"No Soap, No Pay, Diarrhea, Dysentery & Desertion" is a groundbreaking study of life during the final sixteen months of the Confederacy.
Civil War studies normally focus on military battles, campaigns, generals, and politicians, with the common Confederate soldier and Southern civilians receiving only token mention. Using personal accounts from more than two hundred seventy soldiers, farmers, clerks, surgeons, sailors, chaplains, farm girls, nurses, nuns, merchants, teachers and wives, author Jeff Toalson has created a compilation that is remarkable in its simplicity and stunning in its scope.
These soldiers and civilians wrote remarkable letters and kept astonishing diaries and journals. They discussed disease, slavery, inflation, religion, desertion, blockade running, and their never-ending hope that the war would be over before their loved ones died. As in all wars, these are the people who suffer the most-and glory is hard to find amid lice, dysentery, starvation, and death.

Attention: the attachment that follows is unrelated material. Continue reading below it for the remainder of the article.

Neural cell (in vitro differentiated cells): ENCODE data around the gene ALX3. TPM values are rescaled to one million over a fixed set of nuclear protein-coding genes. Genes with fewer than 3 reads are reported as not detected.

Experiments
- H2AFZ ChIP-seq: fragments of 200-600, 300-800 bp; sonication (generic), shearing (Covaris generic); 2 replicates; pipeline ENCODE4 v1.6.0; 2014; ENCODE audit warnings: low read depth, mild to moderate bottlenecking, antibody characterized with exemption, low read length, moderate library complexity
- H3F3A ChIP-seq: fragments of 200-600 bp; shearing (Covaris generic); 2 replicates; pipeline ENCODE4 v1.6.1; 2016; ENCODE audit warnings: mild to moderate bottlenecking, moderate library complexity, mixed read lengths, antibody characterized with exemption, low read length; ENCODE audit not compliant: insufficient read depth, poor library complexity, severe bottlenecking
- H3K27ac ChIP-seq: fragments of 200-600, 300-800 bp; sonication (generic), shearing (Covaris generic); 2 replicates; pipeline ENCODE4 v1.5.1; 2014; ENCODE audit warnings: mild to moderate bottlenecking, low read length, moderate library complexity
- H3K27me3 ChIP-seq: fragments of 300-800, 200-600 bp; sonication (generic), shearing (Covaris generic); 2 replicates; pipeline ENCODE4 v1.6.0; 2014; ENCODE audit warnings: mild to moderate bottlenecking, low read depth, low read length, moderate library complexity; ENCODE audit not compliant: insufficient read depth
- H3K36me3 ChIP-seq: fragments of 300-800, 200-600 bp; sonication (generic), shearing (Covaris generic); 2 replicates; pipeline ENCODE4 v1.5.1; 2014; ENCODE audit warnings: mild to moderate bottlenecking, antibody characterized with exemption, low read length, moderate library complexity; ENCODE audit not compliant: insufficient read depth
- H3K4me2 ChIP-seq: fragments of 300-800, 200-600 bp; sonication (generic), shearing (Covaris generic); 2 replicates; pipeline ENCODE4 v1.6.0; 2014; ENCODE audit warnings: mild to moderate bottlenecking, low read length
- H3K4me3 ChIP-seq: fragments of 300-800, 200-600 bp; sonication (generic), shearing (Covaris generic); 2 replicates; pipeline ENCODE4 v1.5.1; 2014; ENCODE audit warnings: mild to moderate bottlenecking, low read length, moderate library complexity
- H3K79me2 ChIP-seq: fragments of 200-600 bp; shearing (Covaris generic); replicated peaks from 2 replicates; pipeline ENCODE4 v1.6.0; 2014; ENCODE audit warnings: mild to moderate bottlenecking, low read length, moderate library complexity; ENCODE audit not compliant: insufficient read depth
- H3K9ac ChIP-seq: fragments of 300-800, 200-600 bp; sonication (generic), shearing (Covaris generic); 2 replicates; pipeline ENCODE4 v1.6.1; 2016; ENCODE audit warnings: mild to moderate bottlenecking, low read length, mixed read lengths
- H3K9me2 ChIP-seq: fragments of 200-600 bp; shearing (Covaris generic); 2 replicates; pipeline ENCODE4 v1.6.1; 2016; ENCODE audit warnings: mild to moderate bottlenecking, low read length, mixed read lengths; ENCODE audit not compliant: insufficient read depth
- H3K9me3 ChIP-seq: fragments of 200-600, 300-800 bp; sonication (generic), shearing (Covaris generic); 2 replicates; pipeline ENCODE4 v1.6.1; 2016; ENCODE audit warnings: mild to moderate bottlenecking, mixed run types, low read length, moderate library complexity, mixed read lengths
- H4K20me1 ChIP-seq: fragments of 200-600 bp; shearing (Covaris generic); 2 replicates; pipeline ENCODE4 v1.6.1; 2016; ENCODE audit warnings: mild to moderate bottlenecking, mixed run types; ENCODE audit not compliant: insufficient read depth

A significant contribution to Civil War literature, "No Soap, No Pay, Diarrhea, Dysentery & Desertion" will open vistas to a side of the war with which most are only mildly familiar. The words of these individuals are an honest, powerful, and poetic portrayal of the war's effect on their lives.